How much is an atomic clock centric trading system? A well heeled Wall Street firm can afford these systems. The reason is that the infrastructure to pull off this near real time approach is out of reach for many outfits.
How close to real time is a search and content processing system? You can believe the index is up to date, but I would suggest that you are looking at last week’s leftover barbeque chicken in a Tupperware box. Saying “real time” is less difficult and expensive than shaving milliseconds off an online action. Enjoy that chicken?
Stephen E Arnold, July 14, 2016
July 12, 2016
I read “Thomson Reuters Announces Definitive Agreement to Sell its Intellectual Property & Science Business to Onex and Baring Asia for $3.55 billion.” Thomson Reuters has been working hard to pump up revenue and generate a juicy profit for its stakeholders. Like IBM, it seems that the best way to get a large, established company in gear is to sell assets. According to the write up, Thomson Reuters’ management thinks:
“With the completion of this divestiture, Thomson Reuters will be even more focused on operating at the intersection of global commerce and regulation.”
What’s next for Thomson Reuters? More video? More Palantir repackaging? Higher fees for its professional information services?
Thomson Reuters has tried many things in the last two decades. The result is suggested in this chart:
The top line has been drifting down. The profit margin (the all important red line) has been a roller coaster. The net income has been a result of management moves and cost controls.
The question is: Is this collection of patent and IP related properties at peak value?
My hunch is that Thomson Reuters found the deal palatable. What will the new owners do with the properties. Both are investment outfits. The trajectory of these “services” like Compumark will be interesting to follow.
For Thomson Reuters, the hurdle remains growth. Isn’t that a problem with which IBM is struggling? Running specialist businesses with those who are not experts in each niche has been a challenge for many firms. Now the new owners Onex Partners and Baring Private Equity Asia have an opportunity to display their management expertise.
Selling is easier than innovating. Managing a bundle of businesses may be even more difficult.
Stephen E Arnold, July 12, 2016
July 8, 2016
Want to chop your overhead? One easy way is to eliminate research and development. Most US companies are thinking long and hard about buying start ups to get innovative opportunities. Bad actors like hackers and online thieves are taking a slightly different approach. Navigate to “Hackers Investing 40% of Crime Proceeds in New Criminal Technologies.” Now this 40 percent number may be fluff, but the idea is an interesting one. Instead of recycling old exploits which smart networking monitoring services are able to thwart, the bad actors are doing the Thomas Edison thing: Some innovative, some borrowing, and some rethinking old methods (hybridization).
The write up highlights the innovation angle, stating:
Nikolay Nikiforov, an official spokesperson at Russia’s Ministry of Communications, told SC that investment of crime proceeds in new attack methods is mainly due to a change of priorities by hackers seen in recent years whereby they are no longer solely interested in attacks on the private bank accounts of individuals, but mainly targeting the breach of correspondent accounts of banks.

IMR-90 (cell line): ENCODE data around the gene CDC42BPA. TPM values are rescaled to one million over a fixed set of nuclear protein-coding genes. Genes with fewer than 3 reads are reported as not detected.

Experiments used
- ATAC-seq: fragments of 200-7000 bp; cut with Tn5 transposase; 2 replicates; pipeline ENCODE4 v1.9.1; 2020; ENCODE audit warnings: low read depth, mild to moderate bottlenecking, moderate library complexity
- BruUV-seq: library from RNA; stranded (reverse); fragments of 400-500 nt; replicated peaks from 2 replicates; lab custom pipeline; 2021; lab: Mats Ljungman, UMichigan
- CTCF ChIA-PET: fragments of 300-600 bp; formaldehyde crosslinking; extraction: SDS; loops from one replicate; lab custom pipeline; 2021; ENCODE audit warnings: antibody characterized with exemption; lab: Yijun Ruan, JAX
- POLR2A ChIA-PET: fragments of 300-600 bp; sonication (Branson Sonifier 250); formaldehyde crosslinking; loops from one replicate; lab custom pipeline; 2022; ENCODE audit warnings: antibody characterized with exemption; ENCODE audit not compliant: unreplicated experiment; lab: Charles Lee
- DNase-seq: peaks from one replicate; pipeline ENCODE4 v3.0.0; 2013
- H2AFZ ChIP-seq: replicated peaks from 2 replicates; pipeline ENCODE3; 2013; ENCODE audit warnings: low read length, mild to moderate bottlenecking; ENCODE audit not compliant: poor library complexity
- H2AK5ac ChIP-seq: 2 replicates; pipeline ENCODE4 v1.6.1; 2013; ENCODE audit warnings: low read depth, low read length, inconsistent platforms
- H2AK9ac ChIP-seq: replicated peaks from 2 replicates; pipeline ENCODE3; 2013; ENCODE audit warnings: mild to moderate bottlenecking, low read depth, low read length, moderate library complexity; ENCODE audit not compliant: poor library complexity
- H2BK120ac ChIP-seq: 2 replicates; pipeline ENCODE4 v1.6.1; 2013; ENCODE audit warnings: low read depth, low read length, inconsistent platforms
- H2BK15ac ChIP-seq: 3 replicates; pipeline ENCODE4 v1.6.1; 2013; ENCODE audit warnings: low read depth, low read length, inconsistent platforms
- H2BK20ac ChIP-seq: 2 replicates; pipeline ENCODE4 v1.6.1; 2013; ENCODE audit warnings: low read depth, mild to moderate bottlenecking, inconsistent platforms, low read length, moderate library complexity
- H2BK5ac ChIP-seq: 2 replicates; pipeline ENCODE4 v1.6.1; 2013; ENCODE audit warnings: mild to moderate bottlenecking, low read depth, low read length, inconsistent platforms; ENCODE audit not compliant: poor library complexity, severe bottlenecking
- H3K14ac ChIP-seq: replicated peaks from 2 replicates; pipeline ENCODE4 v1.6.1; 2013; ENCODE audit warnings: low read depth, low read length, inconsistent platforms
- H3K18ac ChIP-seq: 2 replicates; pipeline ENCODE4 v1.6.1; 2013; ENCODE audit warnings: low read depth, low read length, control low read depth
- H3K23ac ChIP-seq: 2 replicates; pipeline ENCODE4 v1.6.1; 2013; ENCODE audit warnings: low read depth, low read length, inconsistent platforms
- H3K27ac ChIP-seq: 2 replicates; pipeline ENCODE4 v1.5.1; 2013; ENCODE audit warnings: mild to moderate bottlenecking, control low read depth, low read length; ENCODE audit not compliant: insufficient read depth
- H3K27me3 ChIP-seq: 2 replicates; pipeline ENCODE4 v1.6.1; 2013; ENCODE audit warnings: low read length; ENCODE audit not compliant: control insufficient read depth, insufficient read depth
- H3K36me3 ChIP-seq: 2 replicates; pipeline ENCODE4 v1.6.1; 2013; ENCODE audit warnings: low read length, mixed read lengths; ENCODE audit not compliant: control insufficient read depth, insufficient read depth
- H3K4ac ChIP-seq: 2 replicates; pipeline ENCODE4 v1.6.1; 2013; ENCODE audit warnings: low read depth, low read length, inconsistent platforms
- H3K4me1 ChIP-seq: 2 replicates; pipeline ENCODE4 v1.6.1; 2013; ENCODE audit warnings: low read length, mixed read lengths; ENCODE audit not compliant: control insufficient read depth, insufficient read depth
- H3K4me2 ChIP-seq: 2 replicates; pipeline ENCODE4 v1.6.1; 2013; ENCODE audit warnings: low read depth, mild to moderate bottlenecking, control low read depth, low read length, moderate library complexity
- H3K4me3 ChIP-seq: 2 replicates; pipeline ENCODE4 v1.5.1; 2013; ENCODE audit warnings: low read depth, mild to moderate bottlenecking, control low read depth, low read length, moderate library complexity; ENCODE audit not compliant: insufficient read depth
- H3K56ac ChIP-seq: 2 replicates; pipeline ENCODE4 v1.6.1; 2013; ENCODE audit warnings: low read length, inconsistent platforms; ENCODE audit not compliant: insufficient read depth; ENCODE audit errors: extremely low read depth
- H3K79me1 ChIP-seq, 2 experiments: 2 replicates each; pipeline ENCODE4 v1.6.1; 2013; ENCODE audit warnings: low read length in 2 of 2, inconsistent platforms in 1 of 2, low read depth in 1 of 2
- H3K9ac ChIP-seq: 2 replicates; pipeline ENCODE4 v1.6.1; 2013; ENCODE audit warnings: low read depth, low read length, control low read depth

I find the moving upstream angle an intriguing one. What happens when US companies chop off spending for research and development? Do these outfits become more vulnerable? One of my former clients commented that his firm would worry about hacking when something happened. Yep, that’s enlightened thinking.
Stephen E Arnold, July 8, 2016
June 21, 2016
I love the Ivy League. Yale, Princeton, Dartmouth, et al. I read “New Tool to Take Down Terrorism Images Online Spurs Debate on What Constitutes Extremist Content.” The source is the Bezos owned newspaper, which may or may not make a difference when applying the filters.
Here’s the method I circled in Hawthorne A red:
It [censoring mechanism] works by creating a distinct digital signature or “hash” for each image, video or audio track. The idea is to create a database of hashed content that Internet firms can use in automated fashion to vet images uploaded to their platforms. If there’s a match, the company can determine whether it violates its terms of service and should be taken down.
The write up brings up the challenge of defining what should and should not be filtered. If you are interested in automated filtering, check out the write up and the Dartmouth wizard who has created what he thinks may be a “game changer.”
What could go wrong with an Ivy League created system? If one cannot find information online, it does not exist. Is non existence a net good?
Stephen E Arnold, June 21, 2016
June 21, 2016
An “attacker” explains the legal perception he has. You can read this argument at this link. I do not have a horse in this race. In my recent lecture at a security conference in Myrtle Beach, SC, I pointed out that digital currencies work reasonably well for what I call small scale transactions. Putting one’s life savings into a digital currency is a step some bad actors are reluctant to take. Traditional non digital money laundering and tax evasion methods will slowly yield to Fancy Dan types of “money.” But if you are adventurous, have a go.
Stephen E Arnold, June 21, 2106